This is the Japanese word “tsundoku”, meaning “the act of leaving a book unread after buying it, typically piled up together with such other unread books” (amazing that such a short word can mean such a thing, but I’ll trust that the internet isn’t lying to me on this occasion). I have such a pile in my living room, containing well over 50 books. The pile emits a special radiation that induces guilt when I am in its vicinity…
But buying books you won’t read can be a good thing, for example, if you’re buying them for someone else. At the time of writing this, 484 people, some of whom I know, most of whom are strangers, have, between them, bought approximately 1000 copies of The Young Atheist’s Handbook to give away to strangers. More precisely, they’ve donated a total of £9917.40 towards the British Humanist Association’s campaign to put a copy of my book into every school library in Engalnd and Wales. The idea for the campaign came from science teacher Ian Horsewell who says of the campaign: “This isn’t about politics, making a profit, or making children read a book..I’m a teacher who really believes that one of the most important jobs in the world is to help a young person start to think for themselves.”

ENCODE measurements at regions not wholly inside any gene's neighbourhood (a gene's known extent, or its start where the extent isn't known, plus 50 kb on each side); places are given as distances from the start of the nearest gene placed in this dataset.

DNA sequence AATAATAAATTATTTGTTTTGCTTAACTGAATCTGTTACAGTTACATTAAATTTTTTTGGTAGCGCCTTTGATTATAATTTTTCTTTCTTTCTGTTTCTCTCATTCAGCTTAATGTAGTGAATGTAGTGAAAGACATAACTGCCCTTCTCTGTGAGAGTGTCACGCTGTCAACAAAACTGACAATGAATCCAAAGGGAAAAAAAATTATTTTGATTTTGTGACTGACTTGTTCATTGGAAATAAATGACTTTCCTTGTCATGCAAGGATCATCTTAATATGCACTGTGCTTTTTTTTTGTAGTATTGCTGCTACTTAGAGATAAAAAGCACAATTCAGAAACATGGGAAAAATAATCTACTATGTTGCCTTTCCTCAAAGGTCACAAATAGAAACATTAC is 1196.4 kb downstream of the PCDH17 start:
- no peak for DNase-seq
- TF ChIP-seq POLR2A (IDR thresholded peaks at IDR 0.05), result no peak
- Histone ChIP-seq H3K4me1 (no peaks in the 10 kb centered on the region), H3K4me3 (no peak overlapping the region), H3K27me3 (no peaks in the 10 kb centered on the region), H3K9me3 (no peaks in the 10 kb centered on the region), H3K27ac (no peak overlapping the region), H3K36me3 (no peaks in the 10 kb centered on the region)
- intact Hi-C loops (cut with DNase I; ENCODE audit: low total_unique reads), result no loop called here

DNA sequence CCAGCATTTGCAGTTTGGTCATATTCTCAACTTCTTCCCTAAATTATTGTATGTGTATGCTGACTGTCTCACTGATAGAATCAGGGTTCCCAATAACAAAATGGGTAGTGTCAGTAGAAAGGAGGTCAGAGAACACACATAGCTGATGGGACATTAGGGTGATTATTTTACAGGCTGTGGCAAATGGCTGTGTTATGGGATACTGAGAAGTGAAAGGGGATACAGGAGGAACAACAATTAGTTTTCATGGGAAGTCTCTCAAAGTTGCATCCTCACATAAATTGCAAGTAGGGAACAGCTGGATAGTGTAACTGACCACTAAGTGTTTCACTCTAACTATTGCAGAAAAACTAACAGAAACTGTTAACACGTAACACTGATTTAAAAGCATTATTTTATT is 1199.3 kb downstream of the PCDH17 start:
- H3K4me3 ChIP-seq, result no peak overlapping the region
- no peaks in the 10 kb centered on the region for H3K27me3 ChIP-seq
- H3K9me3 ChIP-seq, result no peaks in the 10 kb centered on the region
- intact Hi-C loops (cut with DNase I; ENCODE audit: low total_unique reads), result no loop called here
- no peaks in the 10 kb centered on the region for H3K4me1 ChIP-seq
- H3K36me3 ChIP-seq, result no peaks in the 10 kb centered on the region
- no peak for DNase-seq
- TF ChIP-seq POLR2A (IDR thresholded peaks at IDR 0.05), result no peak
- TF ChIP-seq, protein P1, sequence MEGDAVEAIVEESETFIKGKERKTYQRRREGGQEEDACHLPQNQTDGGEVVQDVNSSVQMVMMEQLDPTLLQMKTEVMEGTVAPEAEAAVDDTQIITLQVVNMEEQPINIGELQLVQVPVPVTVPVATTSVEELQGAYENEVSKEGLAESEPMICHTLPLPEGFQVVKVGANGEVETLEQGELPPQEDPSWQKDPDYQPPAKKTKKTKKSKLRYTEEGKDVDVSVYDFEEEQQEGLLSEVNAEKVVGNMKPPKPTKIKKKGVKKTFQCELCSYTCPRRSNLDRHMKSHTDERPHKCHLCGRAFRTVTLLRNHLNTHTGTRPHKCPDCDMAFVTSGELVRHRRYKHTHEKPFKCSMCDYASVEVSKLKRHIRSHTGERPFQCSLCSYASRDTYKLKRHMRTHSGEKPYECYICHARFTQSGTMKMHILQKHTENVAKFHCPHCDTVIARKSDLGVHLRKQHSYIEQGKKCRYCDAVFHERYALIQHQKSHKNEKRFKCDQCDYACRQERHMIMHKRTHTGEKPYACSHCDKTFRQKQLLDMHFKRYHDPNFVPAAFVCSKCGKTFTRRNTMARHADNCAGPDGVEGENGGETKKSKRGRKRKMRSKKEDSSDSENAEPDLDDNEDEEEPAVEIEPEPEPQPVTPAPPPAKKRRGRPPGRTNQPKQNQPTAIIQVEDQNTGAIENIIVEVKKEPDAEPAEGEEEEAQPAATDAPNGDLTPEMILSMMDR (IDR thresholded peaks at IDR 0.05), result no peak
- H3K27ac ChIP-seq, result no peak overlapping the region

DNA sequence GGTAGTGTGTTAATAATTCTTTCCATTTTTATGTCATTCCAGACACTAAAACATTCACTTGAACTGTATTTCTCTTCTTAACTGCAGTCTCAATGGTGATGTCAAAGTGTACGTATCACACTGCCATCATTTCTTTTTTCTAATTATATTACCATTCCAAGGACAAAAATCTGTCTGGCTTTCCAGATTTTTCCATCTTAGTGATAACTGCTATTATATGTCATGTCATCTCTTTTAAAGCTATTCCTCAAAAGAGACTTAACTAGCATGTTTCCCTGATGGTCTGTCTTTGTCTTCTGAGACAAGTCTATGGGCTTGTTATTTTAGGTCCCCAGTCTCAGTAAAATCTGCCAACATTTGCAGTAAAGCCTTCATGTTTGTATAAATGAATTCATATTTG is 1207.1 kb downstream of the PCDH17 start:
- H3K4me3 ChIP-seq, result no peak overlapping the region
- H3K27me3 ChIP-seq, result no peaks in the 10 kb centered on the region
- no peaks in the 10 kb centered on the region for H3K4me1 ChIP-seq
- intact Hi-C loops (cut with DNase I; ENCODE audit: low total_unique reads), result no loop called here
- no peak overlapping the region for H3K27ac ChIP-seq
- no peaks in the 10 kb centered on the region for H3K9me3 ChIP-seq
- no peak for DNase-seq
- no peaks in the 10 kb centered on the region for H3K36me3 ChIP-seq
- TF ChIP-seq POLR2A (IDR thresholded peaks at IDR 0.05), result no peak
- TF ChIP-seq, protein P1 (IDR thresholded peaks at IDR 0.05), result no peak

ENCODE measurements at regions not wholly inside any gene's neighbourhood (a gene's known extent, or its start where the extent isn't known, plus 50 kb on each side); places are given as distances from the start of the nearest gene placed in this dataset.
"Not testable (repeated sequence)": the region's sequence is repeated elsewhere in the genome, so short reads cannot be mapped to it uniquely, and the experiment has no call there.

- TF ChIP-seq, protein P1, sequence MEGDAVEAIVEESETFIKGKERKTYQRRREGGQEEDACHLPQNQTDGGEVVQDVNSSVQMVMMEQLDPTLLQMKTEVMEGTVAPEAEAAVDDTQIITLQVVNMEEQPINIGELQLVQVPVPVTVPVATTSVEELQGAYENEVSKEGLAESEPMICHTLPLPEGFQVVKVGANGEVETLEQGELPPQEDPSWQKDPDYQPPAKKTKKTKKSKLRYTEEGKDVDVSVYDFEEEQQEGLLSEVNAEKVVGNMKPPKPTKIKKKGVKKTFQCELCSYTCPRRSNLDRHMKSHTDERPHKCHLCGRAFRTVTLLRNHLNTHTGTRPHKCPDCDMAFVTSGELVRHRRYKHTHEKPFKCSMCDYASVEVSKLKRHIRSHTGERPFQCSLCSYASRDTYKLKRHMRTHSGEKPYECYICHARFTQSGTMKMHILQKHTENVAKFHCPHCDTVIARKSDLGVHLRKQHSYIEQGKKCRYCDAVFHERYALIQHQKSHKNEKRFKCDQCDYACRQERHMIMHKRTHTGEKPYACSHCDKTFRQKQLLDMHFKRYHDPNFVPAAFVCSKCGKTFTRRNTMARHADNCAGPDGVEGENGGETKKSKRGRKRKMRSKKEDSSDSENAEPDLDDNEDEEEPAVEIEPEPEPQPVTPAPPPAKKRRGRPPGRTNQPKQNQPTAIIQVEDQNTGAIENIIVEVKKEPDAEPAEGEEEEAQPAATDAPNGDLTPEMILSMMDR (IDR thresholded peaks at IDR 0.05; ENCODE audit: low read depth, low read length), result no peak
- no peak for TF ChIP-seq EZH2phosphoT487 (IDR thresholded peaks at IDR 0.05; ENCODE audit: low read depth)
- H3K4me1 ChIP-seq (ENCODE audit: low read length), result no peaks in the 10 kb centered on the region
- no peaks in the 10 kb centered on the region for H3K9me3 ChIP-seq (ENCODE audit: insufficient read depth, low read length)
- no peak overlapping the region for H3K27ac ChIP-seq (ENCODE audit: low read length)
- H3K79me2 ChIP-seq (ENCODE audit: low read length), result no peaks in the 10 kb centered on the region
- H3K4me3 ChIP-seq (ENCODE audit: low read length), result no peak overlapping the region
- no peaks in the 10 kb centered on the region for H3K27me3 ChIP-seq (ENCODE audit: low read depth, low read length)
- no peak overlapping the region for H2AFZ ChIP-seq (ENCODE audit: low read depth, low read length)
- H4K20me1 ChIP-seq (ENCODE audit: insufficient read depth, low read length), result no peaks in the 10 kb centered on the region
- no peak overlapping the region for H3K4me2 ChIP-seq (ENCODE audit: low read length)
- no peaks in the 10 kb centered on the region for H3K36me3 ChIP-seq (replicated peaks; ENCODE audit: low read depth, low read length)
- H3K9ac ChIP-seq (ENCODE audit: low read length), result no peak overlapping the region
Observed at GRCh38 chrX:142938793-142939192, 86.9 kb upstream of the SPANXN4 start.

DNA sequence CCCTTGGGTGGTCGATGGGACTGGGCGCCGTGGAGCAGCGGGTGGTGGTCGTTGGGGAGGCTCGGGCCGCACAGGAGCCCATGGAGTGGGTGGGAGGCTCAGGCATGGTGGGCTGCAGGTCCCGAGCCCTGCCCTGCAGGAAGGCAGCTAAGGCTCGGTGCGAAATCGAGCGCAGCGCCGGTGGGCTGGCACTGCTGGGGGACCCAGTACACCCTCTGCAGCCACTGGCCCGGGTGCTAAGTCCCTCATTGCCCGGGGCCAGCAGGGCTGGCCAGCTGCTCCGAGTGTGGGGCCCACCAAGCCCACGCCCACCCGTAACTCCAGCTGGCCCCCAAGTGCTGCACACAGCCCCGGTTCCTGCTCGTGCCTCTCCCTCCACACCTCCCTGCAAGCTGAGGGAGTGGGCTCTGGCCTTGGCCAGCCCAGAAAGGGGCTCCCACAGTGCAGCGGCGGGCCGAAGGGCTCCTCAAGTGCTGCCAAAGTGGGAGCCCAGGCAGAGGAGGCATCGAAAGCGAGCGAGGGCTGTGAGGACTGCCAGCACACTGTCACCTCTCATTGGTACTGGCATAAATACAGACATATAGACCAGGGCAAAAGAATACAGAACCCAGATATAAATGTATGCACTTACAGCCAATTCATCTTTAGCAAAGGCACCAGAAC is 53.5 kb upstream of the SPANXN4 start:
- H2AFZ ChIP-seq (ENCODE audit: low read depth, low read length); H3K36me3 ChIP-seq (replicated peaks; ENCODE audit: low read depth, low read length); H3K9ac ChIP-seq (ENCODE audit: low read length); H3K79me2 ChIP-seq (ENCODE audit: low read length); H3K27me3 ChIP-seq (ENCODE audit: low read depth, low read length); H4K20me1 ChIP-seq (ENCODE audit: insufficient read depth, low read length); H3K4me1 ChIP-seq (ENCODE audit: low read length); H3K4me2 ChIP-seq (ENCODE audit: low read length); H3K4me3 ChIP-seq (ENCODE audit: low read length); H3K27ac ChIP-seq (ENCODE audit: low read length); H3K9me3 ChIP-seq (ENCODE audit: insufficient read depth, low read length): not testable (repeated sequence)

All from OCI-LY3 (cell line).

I’ve been overwhelmed by the generosity of the people who’ve contributed to the campaign so far, and moved by many of the lovely comments they’ve left explaining why they’ve donated anything from £5 to £500. My biggest ambition for the book when I wrote it was that it would get into the hands of young people, but young people don’t really buy books and this campaign, if successful, will make The Young Atheist’s Handbook available to children who might otherwise never have access to it. So, if you’re the type who buys books you won’t read, please consider donating.